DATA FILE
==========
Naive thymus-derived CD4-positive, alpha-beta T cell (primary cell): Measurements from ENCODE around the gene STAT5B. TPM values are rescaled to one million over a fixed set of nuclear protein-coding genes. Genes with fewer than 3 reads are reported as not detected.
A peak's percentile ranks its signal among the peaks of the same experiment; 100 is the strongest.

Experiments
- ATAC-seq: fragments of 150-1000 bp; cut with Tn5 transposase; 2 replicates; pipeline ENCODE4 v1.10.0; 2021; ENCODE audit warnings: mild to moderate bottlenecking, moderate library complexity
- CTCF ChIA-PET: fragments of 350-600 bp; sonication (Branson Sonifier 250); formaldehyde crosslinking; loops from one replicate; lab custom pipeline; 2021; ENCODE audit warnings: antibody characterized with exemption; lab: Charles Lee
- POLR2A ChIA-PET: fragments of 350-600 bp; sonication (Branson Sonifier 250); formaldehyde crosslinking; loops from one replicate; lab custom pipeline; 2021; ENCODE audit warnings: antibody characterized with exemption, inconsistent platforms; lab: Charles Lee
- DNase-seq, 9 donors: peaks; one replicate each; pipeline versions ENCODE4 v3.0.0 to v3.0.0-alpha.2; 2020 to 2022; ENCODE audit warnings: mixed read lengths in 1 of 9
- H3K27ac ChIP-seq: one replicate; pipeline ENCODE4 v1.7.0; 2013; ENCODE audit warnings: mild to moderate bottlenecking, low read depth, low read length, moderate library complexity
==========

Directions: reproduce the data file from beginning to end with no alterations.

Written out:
Naive thymus-derived CD4-positive, alpha-beta T cell (primary cell): Measurements from ENCODE around the gene STAT5B. TPM values are rescaled to one million over a fixed set of nuclear protein-coding genes. Genes with fewer than 3 reads are reported as not detected.
A peak's percentile ranks its signal among the peaks of the same experiment; 100 is the strongest.

Experiments
- ATAC-seq: fragments of 150-1000 bp; cut with Tn5 transposase; 2 replicates; pipeline ENCODE4 v1.10.0; 2021; ENCODE audit warnings: mild to moderate bottlenecking, moderate library complexity
- CTCF ChIA-PET: fragments of 350-600 bp; sonication (Branson Sonifier 250); formaldehyde crosslinking; loops from one replicate; lab custom pipeline; 2021; ENCODE audit warnings: antibody characterized with exemption; lab: Charles Lee
- POLR2A ChIA-PET: fragments of 350-600 bp; sonication (Branson Sonifier 250); formaldehyde crosslinking; loops from one replicate; lab custom pipeline; 2021; ENCODE audit warnings: antibody characterized with exemption, inconsistent platforms; lab: Charles Lee
- DNase-seq, 9 donors: peaks; one replicate each; pipeline versions ENCODE4 v3.0.0 to v3.0.0-alpha.2; 2020 to 2022; ENCODE audit warnings: mixed read lengths in 1 of 9
- H3K27ac ChIP-seq: one replicate; pipeline ENCODE4 v1.7.0; 2013; ENCODE audit warnings: mild to moderate bottlenecking, low read depth, low read length, moderate library complexity